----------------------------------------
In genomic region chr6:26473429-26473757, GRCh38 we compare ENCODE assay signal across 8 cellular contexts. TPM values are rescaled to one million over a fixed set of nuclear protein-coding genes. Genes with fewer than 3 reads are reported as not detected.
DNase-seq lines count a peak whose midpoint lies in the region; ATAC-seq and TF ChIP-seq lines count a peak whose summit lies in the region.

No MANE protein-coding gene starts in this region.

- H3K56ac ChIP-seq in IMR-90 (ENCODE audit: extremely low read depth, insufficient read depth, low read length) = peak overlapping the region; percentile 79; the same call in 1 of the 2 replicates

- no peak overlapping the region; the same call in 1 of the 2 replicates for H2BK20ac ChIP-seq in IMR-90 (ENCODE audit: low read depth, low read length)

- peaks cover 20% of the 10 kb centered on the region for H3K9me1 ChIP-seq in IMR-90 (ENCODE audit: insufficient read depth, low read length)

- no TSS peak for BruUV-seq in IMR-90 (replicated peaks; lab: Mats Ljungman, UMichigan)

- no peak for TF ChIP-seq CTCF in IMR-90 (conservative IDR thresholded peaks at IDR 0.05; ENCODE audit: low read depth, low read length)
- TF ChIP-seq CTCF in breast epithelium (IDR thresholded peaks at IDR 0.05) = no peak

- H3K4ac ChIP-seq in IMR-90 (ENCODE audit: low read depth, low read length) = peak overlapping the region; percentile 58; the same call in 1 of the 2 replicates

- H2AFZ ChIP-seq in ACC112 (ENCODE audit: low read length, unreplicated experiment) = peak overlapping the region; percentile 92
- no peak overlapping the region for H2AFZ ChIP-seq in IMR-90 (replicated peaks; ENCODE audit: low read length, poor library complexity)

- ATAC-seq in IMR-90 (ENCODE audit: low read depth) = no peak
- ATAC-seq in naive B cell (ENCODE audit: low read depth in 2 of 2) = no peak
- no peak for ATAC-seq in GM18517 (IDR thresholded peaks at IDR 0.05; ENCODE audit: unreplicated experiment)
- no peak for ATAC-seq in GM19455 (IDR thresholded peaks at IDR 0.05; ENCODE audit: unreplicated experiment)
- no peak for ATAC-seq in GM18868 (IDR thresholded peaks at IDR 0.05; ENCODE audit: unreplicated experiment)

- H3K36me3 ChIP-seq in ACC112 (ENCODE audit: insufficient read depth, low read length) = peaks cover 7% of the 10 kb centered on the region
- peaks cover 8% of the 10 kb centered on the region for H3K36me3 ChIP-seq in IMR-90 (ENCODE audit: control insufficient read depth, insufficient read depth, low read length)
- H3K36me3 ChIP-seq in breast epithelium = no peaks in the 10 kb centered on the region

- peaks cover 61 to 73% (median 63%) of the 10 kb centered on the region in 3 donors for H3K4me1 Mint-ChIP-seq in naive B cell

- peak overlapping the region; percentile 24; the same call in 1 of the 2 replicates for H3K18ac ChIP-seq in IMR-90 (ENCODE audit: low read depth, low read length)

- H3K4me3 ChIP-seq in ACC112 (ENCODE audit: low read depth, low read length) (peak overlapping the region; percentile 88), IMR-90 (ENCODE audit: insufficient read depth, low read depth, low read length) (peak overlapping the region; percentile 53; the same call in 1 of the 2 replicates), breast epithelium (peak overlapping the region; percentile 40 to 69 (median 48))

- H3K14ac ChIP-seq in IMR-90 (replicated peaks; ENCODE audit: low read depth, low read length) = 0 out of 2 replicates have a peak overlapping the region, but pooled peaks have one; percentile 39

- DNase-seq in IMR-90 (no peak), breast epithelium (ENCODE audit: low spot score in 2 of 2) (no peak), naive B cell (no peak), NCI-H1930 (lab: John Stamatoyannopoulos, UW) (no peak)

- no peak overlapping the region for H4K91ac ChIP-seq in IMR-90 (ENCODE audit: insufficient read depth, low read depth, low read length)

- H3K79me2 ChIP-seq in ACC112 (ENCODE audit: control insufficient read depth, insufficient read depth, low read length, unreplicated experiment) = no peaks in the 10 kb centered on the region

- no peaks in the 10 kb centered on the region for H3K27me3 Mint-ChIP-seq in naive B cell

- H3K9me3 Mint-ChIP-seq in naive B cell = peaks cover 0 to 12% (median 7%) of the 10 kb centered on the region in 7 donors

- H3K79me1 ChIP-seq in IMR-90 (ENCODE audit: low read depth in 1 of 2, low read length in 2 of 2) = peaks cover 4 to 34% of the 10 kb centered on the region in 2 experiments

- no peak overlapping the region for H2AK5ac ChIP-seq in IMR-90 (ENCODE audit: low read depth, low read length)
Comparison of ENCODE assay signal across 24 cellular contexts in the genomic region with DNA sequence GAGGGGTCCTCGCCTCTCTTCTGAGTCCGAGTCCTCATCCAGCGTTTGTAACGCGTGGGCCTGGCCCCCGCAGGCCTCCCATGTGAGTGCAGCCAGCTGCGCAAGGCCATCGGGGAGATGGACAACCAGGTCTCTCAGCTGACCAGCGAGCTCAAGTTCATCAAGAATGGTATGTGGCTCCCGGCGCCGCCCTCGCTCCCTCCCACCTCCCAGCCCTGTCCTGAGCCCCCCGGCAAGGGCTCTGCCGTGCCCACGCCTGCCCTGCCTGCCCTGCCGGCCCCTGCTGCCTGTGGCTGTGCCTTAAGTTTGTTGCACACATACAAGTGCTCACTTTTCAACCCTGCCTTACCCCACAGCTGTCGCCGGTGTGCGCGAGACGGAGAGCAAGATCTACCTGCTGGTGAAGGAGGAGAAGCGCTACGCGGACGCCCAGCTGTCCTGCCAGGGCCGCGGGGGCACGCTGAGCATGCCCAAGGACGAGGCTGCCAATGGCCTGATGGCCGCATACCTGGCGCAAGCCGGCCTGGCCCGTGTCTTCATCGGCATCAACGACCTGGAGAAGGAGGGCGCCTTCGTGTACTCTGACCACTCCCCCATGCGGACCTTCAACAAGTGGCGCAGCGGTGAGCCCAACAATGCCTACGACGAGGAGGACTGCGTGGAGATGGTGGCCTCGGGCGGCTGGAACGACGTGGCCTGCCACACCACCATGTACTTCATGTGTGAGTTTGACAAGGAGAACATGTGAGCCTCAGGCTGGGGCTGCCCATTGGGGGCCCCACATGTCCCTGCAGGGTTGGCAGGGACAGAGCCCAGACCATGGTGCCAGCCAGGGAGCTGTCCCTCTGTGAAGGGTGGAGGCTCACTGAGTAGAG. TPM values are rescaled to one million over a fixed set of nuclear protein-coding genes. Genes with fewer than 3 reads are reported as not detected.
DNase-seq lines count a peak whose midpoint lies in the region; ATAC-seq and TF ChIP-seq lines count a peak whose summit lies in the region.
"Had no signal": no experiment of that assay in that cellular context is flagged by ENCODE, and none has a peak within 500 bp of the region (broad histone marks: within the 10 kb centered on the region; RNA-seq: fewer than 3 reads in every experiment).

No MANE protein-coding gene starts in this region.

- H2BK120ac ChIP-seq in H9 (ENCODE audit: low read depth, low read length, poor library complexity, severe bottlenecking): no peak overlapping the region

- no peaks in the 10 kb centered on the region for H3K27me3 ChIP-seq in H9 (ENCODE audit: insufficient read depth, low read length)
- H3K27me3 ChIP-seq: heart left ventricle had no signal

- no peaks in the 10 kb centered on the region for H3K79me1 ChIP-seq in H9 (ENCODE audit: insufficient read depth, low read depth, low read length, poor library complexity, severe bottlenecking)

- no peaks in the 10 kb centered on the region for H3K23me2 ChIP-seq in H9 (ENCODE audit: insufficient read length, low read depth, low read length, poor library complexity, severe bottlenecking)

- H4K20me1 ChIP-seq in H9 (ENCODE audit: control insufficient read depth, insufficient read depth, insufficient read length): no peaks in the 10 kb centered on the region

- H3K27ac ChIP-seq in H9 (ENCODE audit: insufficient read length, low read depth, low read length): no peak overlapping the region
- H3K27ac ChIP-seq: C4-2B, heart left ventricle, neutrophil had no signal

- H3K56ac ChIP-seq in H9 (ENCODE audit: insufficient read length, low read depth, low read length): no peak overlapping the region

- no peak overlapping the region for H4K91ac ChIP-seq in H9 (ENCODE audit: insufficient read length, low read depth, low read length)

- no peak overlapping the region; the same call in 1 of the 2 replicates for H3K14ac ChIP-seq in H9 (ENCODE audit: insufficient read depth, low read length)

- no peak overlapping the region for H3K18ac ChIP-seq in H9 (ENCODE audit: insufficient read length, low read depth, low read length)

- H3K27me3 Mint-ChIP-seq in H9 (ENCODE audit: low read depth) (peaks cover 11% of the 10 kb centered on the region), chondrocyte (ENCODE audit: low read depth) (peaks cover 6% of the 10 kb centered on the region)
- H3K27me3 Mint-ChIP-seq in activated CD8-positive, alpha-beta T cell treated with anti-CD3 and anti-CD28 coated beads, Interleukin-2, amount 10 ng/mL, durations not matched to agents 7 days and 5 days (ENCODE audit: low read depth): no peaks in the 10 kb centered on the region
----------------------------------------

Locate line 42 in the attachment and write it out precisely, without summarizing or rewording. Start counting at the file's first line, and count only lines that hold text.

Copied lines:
- H3K27ac ChIP-seq in H9 (ENCODE audit: insufficient read length, low read depth, low read length): no peak overlapping the region